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Eucalyptus resistance to paropsine beetles

By Leslie Mann and Stephen Pawson, December 2020.

Download SWP-T118 (pdf)

Executive summary

A wide range of insects can infest Eucalyptus trees in New Zealand, particularly pest insects that are native to Australia. Australian paropsine beetles are significant pests in New Zealand where climatic conditions are similar to their native range and they have few natural enemies. To date, five paropsine species have successfully established in New Zealand. Paropsis charybdis and Paropsisterna cloelia (EVB) are most frequently observed in Eucalyptus plantations and cause the most damage. In 2019, EVB was still restricted to the South-East of the North Island, however it spread to the upper South Island in the summer of 2020. Both species cause considerable damage within plantations. Eucalyptus tolerance to insect defoliation is poorly understood, but must be quantified across species and families to select appropriate breeding lines for the New Zealand Dryland Forest Initiative (NZDFI) to establish a healthy, productive and durable Eucalyptus timber industry in New Zealand.

We aim to determine if specific Eucalyptus species or families (genetic lines) are more resistant or tolerant to paropsine browse. To answer this we have made year 1 assessments of paropsine defoliation among seven different Eucalyptus species (E. quadrangulata, E. bosistoana, E tricarpa, E. globoidea, E. macrorhyncha, E. camaldulensis and E. cladocalyx), clones of E. bosistoana, and families of E. tricarpa and E. bosistoana.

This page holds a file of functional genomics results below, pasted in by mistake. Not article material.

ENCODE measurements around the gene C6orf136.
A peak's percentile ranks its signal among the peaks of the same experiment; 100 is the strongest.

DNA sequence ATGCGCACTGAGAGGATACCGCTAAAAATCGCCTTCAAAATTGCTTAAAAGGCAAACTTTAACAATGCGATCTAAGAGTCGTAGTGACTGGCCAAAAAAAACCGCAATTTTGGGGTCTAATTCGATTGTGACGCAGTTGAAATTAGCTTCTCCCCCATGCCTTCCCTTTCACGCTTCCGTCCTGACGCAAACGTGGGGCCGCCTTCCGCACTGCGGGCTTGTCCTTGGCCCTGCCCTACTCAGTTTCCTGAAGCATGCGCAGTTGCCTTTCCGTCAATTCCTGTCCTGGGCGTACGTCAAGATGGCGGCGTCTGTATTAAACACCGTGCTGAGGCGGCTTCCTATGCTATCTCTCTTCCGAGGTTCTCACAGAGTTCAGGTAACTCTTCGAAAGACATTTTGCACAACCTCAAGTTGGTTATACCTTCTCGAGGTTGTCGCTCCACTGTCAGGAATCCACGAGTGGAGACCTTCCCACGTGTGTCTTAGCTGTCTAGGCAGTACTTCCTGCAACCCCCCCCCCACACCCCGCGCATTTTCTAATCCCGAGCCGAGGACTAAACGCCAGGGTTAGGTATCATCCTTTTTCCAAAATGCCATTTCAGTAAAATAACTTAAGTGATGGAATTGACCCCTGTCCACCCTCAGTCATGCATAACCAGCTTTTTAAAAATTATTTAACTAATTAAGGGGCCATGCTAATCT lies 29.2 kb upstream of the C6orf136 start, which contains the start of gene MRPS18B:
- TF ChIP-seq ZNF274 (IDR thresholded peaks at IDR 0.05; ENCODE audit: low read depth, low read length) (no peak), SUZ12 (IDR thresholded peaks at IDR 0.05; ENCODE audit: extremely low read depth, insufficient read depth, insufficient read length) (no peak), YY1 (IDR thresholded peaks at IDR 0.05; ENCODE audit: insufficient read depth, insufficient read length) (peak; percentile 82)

Key results:

  • The Crown Damage Index (CDI) is the best technique (tradeoff between precision and efficiency) currently available to assess paropsine defoliation of Eucalyptus.
  • CDI results show clear differences in the susceptibility of Eucalyptus species to defoliation at Dillon and Lissaman sites. E. tricarpa, E. quadrangulata, E. camaldulensis, and E. bosistoana were heavily defoliated, E. macrorhyncha, and E. cladocalyx had low levels of defoliation and E. globoidea was intermediate between these two groups.
  • There was substantial range in the defoliation within a species and individual outliers with minimal defoliation are candidates for further investigation.
  • Baseline DBH and height measurements were taken to inform future estimates of tolerance after repeated sampling.
  • Within family variability to defoliation of E. bosistoana was high, in part due to the low number of replicates at the Dillon trial. The rank order of defoliation amongst families provides a guide for further investigation of optimal families for breeding decisions.
  • Variability in defoliation amongst E. bosistoana clones was less than the intra-family variability. The rank order of defoliation amongst clones identifies those clones that are most resistant to paropsine browse.
  • Assessment of E. tricarpa families showed consistently high levels of defoliation that was consistent with that observed in the multiple species trial.

Work to date has provided estimates of the resistance of individual species, families, provenances or clones to paropsine browse. We now have baseline measures of height and DBH that can be remeasured in the spring/summer of 2020 to 2021. This concurrent re- measurement of both defoliation and growth will allow us to further refine our understanding of resistance and present the first result of paropsine tolerance.


One post

Post from Dean Satchell on May 20, 2021 at 8:12PM

Eventually the University of Canterbury and NZDFI will realise what many of have know for a decade - that the monocalypts (stringybarks) hold a much lower biological risk than the DFI symphyomyrt species choices E. bosistoana, E. quadrangulata and E. tricarpa. These species are bug fodder and no sensible forester would plant these on any scale.

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